Offense ignites, Knights batter Seagulls in 18-13 victory | Baseball
Kamiak finishes above .500 for the first time since 2013
Last updated 5/19/2021 at 11:44am
It was feast or famine for Kamiak.
Two days after being shut out by Glacier Peak, the Knights' offense returned with a vengeance against Everett.
Kamiak pummeled the Seagulls for a season-high 18 runs to overcome some shaky pitching in an 18-13 victory Wednesday, May 5, at Funko Field, previously known as Everett Memorial Stadium.
Senior shortstop Leo Furlong-Benedetti, who was 2-for-3 with 3 runs and 3 RBI, said the Knights were fired up after the struggles against the Grizzlies two days earlier.
"I think we felt like we had something to prove today," he said. "It's a crazy game. We came out swinging. Our pitchers weren't on their game today. But it felt good to get the bats going."
Kamiak (8-5) jumped on Everett early, scoring six runs in the top of the first inning. Furlong-Benedetti hit a triple to drive in a run, and teammate Braeden Gee had a double to score a pair of runs.
But if the Knights thought they were going to coast to a victory, they were mistaken when the Seagulls responded with four runs in the bottom of the first inning.
The next inning, Kamiak answered with three runs to take a 9-4 advantage. Cayden Wotipka had a double to drive in a run, and Everett struggled with its control on the mound. Three Knights were hit by pitches. Two of the errant throws were with the bases loaded, resulting in two runs for the Knights..
Kamiak extended its lead to 11-4 with two runs in the third. Furlong-Benedetti drew a one-out walk and eventually scored when the Everett catcher threw to second base during a successful steal by Wotipka, who also scored on a subsequent throwing error.
"Our hitting was good enough to back up our pitching," Kamiak coach Clarence Trinidad said. "Our pitching wasn't very good. The bats came alive and kept up going."
The Seagulls cut the deficit to 11-8 with four runs in the fourth inning, and the damage could have been a lot worse were it not for junior pitcher Sanha Oh, who entered the game with the bases loaded and one out.
With a full count, Oh struck out the first batter he faced on a called third strike. He then again went to a full count before the next batter grounded out to shortstop Furlong-Benedetti to end the Seagull threat.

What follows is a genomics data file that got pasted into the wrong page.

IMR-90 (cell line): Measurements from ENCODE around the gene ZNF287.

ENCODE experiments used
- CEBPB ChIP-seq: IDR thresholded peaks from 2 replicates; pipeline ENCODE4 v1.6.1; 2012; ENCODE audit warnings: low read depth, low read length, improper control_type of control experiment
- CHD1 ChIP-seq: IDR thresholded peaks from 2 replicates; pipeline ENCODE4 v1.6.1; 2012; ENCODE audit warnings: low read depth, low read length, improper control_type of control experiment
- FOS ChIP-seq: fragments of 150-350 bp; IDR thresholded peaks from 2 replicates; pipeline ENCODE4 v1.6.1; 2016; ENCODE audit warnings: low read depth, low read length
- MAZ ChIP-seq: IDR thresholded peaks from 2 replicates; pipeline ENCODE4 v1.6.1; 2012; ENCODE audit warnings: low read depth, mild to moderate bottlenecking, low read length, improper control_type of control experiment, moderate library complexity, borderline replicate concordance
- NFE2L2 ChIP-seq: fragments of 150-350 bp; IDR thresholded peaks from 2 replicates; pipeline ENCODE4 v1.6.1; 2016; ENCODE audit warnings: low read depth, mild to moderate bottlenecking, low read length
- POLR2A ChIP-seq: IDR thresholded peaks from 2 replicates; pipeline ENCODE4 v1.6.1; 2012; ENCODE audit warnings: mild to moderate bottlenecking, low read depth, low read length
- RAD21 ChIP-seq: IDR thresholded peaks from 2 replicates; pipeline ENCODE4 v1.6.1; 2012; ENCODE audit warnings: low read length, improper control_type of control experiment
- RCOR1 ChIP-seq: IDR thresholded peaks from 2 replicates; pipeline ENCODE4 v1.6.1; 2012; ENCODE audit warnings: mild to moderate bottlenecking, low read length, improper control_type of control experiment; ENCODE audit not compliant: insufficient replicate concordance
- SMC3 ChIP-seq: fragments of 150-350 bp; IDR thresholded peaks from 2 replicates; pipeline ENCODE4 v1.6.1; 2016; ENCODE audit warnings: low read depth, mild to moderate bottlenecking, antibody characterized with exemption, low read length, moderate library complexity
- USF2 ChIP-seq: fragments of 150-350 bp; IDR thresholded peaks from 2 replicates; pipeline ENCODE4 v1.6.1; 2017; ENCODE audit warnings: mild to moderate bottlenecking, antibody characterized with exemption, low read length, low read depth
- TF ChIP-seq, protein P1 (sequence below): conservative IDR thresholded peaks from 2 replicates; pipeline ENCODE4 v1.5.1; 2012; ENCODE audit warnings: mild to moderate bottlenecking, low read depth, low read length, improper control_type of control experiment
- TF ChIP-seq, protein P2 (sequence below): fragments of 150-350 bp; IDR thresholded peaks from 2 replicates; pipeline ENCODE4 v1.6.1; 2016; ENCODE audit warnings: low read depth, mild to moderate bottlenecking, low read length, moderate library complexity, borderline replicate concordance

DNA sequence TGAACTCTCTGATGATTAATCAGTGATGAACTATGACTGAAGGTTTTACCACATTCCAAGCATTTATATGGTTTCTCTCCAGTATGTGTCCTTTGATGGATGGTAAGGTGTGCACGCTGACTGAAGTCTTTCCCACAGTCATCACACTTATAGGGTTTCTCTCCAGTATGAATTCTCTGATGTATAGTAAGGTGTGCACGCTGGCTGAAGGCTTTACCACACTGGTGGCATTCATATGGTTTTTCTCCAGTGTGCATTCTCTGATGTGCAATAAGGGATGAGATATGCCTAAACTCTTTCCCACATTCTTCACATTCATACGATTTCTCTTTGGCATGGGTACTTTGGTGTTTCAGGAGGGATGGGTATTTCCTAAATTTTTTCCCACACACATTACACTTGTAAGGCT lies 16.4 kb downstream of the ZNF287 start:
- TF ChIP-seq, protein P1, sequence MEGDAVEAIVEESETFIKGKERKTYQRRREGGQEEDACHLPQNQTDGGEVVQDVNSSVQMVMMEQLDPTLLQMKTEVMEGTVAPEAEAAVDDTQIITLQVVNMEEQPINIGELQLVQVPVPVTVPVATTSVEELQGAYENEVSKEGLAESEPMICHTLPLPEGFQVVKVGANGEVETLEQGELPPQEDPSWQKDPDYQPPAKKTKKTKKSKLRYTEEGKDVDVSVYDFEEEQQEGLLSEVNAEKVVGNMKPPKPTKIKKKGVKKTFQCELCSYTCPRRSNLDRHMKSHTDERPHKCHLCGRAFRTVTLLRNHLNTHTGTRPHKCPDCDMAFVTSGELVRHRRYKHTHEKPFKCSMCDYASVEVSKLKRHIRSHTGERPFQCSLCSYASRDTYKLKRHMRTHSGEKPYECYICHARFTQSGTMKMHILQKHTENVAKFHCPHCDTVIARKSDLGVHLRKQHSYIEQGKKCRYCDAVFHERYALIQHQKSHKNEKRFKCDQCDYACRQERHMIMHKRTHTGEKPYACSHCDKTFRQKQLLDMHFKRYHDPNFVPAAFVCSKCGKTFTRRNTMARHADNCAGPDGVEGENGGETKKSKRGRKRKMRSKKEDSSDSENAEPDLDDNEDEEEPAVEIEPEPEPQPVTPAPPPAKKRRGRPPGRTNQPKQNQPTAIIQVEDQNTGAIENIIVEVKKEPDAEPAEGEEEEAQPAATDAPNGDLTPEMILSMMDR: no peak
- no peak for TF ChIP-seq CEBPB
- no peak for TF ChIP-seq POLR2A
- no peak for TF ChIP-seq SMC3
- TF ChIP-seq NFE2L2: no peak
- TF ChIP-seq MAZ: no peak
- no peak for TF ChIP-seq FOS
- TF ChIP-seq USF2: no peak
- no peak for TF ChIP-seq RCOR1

"I was just thinking, be a bulldog," Oh said. "Just see if you can get out of this. Attack the hitters. Don't be like, 'Can I throw a strike?' Be like, 'Let's see if they can hit this,' and it worked out."
Oh threw mostly fastballs with a few sliders.
"I just attacked them early," he said. "If they got down early, then I was able to get some pretty easy outs."
Oh pitched a scoreless fifth inning before being lifted in the sixth.
"He came up big," Trinidad said. "We needed a guy to throw strikes and get our defense involved. We stress to our pitchers we want to keep our defense alive. Throw strikes and stay in the zone. He knew what he had to do. He did the job."
Furlong-Beneditti led off the fifth by hitting plunked by the pitcher. He eventually scored on a sacrifice fly by Oh, as Kamiak extended its lead to 12-9. The Knights added four more runs in the sixth to take a seemingly commanding 16-9 advantage. Furlong-Benedetti, Oh and Gee each drove in a run.
The Seagulls, however, refused to concede. Everett rallied for four runs, and the Knights were hanging on to a 16-13 lead. Kamiak added two more runs in the seventh with Jack Fenton and Furlong-Benedetti each driving in a run.
"When things are going good, we put up a lot of runs," Trinidad said. "They've been pretty steady all year. ... We like to run. The biggest thing when we're on base is we put pressure on teams."
After giving up a leadoff walk in the seventh, Kamiak reliever Christian Pedersen followed with three straight strikeouts to end the three-hour contest.
"You know when your pitchers don't have their best stuff, it's up the hitters," Furlong-Benedetti said. "They put up 13 runs. If we weren't hitting, we were going to lose that game. It's just good that the hitters, we realized as a group, that we've got to win this."
The senior shortstop was glad that he had the opportunity to play baseball one last time at Kamiak.
"It felt really good to play this year, especially after last year. I felt we could have had a really good team," Furlong-Benedetti said. "I felt bad for coach, his first year. I was happy to get out here and build relationships with the guys on the team, even if it's only a short season."
The last time the Knights finished over .500 was in 2013. Kamiak went 6-14 in 2019.
"It means a lot to establish a winning attitude with the baseball team," Furlong-Benedetti said. "We came into the season kind of unsure of how we were going to play."
Both Furlong-Benedetti and Oh credited Trinidad for playing a major role in Kamiak's success this year.
"Coach Clarence can lead a winning ball club," Furlong-Benedetti said.
"He knows the game. He knows how to work with us," Oh added. "He's comfortable to talk to."
In his first full season with the Knights, Trinidad described the five-week, shortened season as a good learning experience for both coaches and players. He only knew a handful of the players coming into the season.
The senior class that included Syrus Vannatta, Alec Harshaw, Furlong-Benedetti and Gee all played well, Trinidad said. Next year is looking just as promising.
"We have a junior class that is bigger than the senior class," Trinidad said. "I feel really good about the junior class."
More than anything, Trinidad was hoping to bring back some of the traditions of Kamiak baseball. He is an alum of Kamiak.
"It should be a big thing to play for your high school," Trinidad said. "I think they took pride in what they were doing – playing for their community. I thought it was a good season."